A disabled man has vowed to complete The Big Hoot trail to raise funds for Birmingham Children’s Hospital.
Nathan Lee Davies, who has been wheelchair-bound for 20 years, will visit each owl on the entire public art trail, produced by Wild in Art in partnership with Birmingham Children’s Hospital, even though he has Friedreich’s ataxia, a rare genetic disease that causes nerve degeneration.
He cannot travel unaided and has to rely on carers, friends and family to help him get to the colourful sculptures dotted across the city.
The trail across Birmingham consists of 89 individually-painted large owl statues and 122 owlets decorated by schools. It stretches 94 miles in length from start to finish.
Nathan, who first heard of The Big Hoot while visiting friends in Birmingham, has vowed to make a positive impact on society since his diagnosis 22 years ago.
He said: “I saw the trail and wanted to help Birmingham Children’s Hospital to continue the amazing work that they do. We’ve been using the paper map to find all of the owls.
“I loved the one titled You Can Call Me Owl, designed by Stephen McKay. I never knew Birmingham played such a pivotal role in the development of the classic red telephone box.
“I also loved looking at all of the different faces on Owlfred. I’m not from Birmingham, so there were some faces I didn’t recognise, but I’m now curious to find out more about them.”
Nathan is raising funds through his Virgin Money Giving page, where he wrote: “I plan on visiting all 89 owl sculptures over the next few weeks.
“This is quite a challenge for myself as I am a 38-year-old, wheelchair bound bloke who suffers from Friedreich’s ataxia – a progressive, genetic disease of the nervous system.
“Getting to the corner shops with a disability is hard enough let alone travelling to the Second City in search of fibreglass owls.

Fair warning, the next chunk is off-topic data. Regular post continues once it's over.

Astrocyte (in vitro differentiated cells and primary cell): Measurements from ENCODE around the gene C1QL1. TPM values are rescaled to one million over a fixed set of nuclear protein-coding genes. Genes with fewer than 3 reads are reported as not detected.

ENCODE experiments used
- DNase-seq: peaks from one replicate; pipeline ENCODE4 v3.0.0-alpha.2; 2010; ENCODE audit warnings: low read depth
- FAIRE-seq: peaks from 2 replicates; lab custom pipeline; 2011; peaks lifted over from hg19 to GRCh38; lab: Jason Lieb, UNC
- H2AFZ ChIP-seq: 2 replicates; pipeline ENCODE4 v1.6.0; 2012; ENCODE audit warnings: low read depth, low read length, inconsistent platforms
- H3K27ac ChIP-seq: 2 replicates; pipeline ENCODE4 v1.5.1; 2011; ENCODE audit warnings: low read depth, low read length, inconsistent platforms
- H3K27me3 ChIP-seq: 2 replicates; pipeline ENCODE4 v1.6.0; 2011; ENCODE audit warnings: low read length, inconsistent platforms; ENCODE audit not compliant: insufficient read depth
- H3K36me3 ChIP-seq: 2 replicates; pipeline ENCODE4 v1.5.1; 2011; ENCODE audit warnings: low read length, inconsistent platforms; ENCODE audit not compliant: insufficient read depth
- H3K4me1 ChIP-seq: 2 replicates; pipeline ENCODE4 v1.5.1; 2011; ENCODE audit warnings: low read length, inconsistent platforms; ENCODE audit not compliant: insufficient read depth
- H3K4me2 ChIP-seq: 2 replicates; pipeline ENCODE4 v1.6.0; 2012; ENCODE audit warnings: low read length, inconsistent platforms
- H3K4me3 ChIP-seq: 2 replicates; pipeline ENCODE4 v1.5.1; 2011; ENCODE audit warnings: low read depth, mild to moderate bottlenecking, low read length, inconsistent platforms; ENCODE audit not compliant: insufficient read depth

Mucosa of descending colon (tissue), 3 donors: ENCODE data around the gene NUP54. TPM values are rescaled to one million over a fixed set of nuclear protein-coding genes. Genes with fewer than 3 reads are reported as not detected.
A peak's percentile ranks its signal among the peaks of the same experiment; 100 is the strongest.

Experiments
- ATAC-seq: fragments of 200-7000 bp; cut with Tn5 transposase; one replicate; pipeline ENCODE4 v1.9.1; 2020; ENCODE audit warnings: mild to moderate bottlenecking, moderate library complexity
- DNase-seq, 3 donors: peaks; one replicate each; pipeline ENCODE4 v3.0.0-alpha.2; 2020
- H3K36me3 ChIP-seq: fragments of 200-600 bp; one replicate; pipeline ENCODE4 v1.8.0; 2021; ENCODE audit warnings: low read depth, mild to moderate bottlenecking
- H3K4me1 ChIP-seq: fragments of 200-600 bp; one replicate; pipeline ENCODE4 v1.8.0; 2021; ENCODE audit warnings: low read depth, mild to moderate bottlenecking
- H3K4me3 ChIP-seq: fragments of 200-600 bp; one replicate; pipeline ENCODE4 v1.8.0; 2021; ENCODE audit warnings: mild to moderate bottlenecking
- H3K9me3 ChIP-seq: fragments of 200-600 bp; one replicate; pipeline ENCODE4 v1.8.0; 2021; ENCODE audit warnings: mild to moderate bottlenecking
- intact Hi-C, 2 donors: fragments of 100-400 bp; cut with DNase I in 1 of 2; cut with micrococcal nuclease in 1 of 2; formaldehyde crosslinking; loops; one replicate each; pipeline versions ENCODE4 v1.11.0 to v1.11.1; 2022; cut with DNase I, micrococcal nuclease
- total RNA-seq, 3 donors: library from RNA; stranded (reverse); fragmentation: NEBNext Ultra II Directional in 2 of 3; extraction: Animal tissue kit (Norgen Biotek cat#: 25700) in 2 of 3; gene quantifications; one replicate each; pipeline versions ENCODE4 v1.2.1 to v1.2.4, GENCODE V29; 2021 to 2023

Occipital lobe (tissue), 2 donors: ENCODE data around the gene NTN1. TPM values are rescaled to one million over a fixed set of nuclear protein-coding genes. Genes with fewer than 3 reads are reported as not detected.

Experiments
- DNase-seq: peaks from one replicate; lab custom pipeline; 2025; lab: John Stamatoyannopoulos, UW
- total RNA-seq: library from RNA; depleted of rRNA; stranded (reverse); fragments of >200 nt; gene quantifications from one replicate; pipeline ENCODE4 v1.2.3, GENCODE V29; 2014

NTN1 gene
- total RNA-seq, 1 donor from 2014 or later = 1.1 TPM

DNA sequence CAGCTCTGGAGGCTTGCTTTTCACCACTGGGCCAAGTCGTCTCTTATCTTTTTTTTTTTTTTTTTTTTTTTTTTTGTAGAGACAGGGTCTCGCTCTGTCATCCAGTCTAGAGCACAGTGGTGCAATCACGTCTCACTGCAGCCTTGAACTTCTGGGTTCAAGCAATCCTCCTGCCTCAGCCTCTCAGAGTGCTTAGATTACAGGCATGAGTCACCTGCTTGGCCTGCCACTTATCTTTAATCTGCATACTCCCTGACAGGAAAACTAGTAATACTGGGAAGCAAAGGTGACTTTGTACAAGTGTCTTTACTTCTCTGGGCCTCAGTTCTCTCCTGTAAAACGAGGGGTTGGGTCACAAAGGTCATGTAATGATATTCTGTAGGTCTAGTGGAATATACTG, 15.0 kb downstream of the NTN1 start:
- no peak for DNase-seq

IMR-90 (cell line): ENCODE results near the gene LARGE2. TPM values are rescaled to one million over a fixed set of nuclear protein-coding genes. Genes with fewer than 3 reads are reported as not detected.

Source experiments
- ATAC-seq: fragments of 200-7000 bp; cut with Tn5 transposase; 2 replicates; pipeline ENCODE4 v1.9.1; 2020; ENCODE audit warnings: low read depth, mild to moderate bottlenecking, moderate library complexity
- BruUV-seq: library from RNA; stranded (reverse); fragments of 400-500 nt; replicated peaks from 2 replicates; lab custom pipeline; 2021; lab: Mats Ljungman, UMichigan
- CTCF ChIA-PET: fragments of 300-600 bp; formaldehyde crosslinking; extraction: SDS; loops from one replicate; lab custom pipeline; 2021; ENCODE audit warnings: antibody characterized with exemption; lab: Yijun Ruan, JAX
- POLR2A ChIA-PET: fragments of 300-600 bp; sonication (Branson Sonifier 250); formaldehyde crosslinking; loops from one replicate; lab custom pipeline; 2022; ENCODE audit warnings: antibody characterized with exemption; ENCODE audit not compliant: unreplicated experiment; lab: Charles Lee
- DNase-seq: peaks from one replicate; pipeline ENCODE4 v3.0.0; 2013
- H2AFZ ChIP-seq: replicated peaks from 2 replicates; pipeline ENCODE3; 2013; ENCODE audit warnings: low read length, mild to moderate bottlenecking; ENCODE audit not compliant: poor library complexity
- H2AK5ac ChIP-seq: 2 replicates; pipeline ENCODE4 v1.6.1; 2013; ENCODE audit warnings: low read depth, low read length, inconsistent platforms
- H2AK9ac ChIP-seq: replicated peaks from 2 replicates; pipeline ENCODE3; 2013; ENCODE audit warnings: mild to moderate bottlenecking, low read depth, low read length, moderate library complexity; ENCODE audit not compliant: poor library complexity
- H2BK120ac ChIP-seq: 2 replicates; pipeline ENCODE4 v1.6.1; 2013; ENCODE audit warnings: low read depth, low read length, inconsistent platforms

“I’m excited to undertake this challenge for Birmingham Children’s Hospital as they deserve our support. During these dark days of austerity they still manage to provide bright beacons of hope to patients and families.
“I also aim to record my visits with a photo at each owl and post to Facebook and Twitter.”
Nathan, who is from Wrexham, north Wales, is an avid fundraiser and has previously raised over £1,500 for Ataxia UK with a sponsored parachute jump.
He also shaved off his beard this year for Comic Relief and has been donating what he can from his own home to refugees in Calais.
The Big Hoot’s 89 large owl sculptures will be in place until Sunday, September 27, before being sold at auction to raise vital funds for Birmingham Children’s Hospital on Thursday, October 15.
The bidding for each owl is expected to start in the region of £3,000 to £5,000, with favourites such as Dr Whoot and Ozzy’s Owl expected to raise considerably more.
The Little Hoot owlets will be returned to the schools that created them from Monday, September 21.
If you’ve seen an owl that you want to give a home to, email email@example.com to register your interest.
To donate £2 to Birmingham Children’s Hospital, text HOOT to 70099.
And you can also buy miniature figurines of some of the birds.